According to an official at the Oil Ministry, it is seeking to award engineering, procurement and construction (EPC) service deals of no more than three years’ duration for the fields, rather than auction off 20-year concessions to develop the sites as it has for two recent deals.
The fields are Nasiriyah, Nahr bin Umar, East Baghdad, Tuba and Rafidain. Baghdad has held talks with contractors over the terms and conditions of the deals since the first quarter of this year.
Japanese firms Nippon Oil Corporation, Inpex and JGC Corporation expect their consortium will win the first EPC deal to develop Nasiriyah by the end of this year.
The Oil Ministry plans to award all four remaining EPC deals in 2010, starting with the giant Nahr bin Umar oil field. The ministry has received preliminary technical offers from Norway’s Statoil-Hydro and a consortium of France’s Total and the US’ Chevron Corporation to develop the field.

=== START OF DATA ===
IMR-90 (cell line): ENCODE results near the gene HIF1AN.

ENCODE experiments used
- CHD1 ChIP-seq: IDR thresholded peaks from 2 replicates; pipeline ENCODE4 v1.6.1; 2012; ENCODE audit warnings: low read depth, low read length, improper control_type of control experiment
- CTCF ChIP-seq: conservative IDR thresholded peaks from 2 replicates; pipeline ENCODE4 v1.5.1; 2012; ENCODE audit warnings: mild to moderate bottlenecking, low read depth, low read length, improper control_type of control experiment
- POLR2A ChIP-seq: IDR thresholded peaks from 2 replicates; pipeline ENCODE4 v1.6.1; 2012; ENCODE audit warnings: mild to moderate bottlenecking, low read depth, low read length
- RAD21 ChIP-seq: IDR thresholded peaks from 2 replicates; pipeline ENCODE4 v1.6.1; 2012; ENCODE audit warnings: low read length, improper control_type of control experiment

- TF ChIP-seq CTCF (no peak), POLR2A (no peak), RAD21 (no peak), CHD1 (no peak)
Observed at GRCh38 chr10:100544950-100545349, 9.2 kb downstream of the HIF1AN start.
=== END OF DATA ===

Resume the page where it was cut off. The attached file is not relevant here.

It then hopes to award an EPC deal to develop the East Baghdad field, for which Japan’s Japex Corporation is the front runner. Finally, the government will enter talks over the Tuba and Rafidain fields in the south of the country.
Baghdad’s change of focus comes despite its recent success in awarding one 20-year development deal and lining up a consortium for a second long-term deal.
On 13 October, Iraq awarded a 20-year deal to develop the Zubair field to a consortium of Italy’s Eni, South Korea’s Kogas and US oil major Occidental Petroleum. The source says the ministry expects to award the second deal – to develop the West Qurna oil field – to Russia’s Lukoil and the US’ Conoco-Phillips by the end of this year.
Zubair and West Qurna are both super-giant oil fields.